Perhaps no other fish in the world has a more accurate name than the goliath grouper. Reaching the size of a compact car, this fish is a true giant, creating thrills and excitement for even the most seasoned anglers on the water.
While finding and hooking a goliath grouper is relatively easy, actually bringing them to the surface can be the fishing challenge of a lifetime. So how can you target these fish and bring them up for a photo shoot? With a little knowledge and an unbreakable will, you can take your photo next a goliath grouper and make all your fishing buddies jealous.
The goliath grouper is a saltwater fish found primarily off southern Florida, the Bahamas, and the Caribbean. Goliath groupers have also been found as far north as Maine, but they are rare in these areas and generally stick to the warm waters and relative shallow structures found in the Keys and the Bahamas.
Goliath groupers are large, indiscriminate feeders that have been known to swallow prey weighing as much as 30 pounds. While they will eat just about any fish that swims their way, their favorite food is snapper, permit, amberjack, and other fish considered a trophy by many anglers. The goliath will also feed on crustaceans, turtles, octopuses, and even sharks. Basically, if it swims, a goliath grouper will swallow it.
The hulking goliath grouper generally prefers to stay hidden near structure. They are often found around bridges, docks, and coral reefs, coming out of their dens usually to feed and spawn.
As we said before, finding and hooking a goliath grouper is easy, but pulling them to the surface is an arm-wrenching challenge.
The first step in any goliath grouper outing is to catch some live bait.
Make sure the fish you are catching are legal for bait use, and remember: the bigger the bait, the bigger the grouper. After you have caught your bait, keep them alive and energetic so they make an enticing treat for a massive fish.
In case you hadn’t already figured it out, you will need some strong tackle for this massive fish. Most goliath groupers require line in the area of 150 to 500 pounds, as well as heavy-action rods that can give you the leverage to pull these fish up.
Most experienced anglers will anchor up-current of a goliath’s nest, just close enough to grab the fish’s attention. They strategy is to entice the grouper away from the structure so they can’t run for cover when they are hooked.
Hook your bait so it can swim unobstructed, and pay attention; you may have the chance to see a goliath take a bite. Goliath groupers don’t have a lot of endurance, so the fight is usually short, but the first time they take a run, your arms and grip will be tested to the limit. If you make it through the first run, the goliath will start to tire, but be ready, because they will likely make another surge when they come closer to the boat.
Always remember, the goliath grouper is a highly protected animal and cannot be kept. You can, however, take the picture of a lifetime next to one of the biggest fish you will ever catch.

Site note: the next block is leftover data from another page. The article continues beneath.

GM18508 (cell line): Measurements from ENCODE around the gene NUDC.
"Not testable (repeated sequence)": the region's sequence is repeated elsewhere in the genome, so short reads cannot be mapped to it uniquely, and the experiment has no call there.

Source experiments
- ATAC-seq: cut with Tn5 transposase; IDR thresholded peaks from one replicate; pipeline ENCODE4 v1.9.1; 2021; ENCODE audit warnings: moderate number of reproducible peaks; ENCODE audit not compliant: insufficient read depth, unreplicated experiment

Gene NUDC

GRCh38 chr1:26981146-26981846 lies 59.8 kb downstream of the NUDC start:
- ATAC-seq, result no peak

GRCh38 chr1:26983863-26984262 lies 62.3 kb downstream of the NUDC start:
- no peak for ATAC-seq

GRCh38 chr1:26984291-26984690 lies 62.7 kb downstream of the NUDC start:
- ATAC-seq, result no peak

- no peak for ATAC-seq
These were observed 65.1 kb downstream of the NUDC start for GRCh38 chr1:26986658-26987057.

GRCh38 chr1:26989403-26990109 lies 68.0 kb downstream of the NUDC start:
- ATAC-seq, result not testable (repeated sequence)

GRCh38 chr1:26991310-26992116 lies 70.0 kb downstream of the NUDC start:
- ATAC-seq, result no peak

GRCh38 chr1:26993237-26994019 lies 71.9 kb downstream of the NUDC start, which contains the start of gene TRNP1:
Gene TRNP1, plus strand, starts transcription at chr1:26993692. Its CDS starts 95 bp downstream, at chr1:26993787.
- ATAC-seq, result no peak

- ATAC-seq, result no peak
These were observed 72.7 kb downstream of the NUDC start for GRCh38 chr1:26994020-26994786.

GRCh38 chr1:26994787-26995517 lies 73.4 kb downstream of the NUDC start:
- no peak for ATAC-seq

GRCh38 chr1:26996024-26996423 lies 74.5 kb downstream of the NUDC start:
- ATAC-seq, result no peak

To target goliath groupers, you need to anchor over coral reefs, wrecks, and other submerged structure. That means you’re out in the open and have almost no shade from the sun.
Protect your skin by wearing high-quality fishing apparel from Huk. You’ll find light-weight long-sleeve shirts and comfortable fishing masks, all designed to help you stay on the water longer.
Kyle Alsop and Taylor Bivins of Kansas State University are the winners of the 2016 Carhartt Bassmaster College Series National Championship, thanks to a series of consistent weights. They finished the tournament on Kentucky's Green River Lake with 36 pounds, 4 ounces.
The Kansas State team was the only one in the field of 89 teams to bring in more than 10 pounds every day.
You often hear the phrase there is nothing more important than a friend but like many other clichés of life especially at today’s pace, many of these old time sayings are said without really understanding their meaning. As I look back at the past five decades of my life spent in blue water and at my hunting career which has taken me all over the globe, I lift both hands in front of me and start counting off the friends which I could call at any time day or night for help; those who would put their life in jeopardy to save mine, or for that matter those who I can count on in the absolute worst of situations.
America (and much of the globe) seems to have an obsession with billfish, but few species are as popular as the Atlantic blue marlin. Not that there is anything wrong with black marlin, sailfish, swordfish, or striped marlin; it’s just that the blue marlin, which is the largest of the billfish group, has captured the hearts and passions of anglers for centuries.
If you want to join the ranks of anglers who’ve pulled up a blue marlin, you have your work cut out for you. But with the right techniques, you can add this world-class trophy to your list.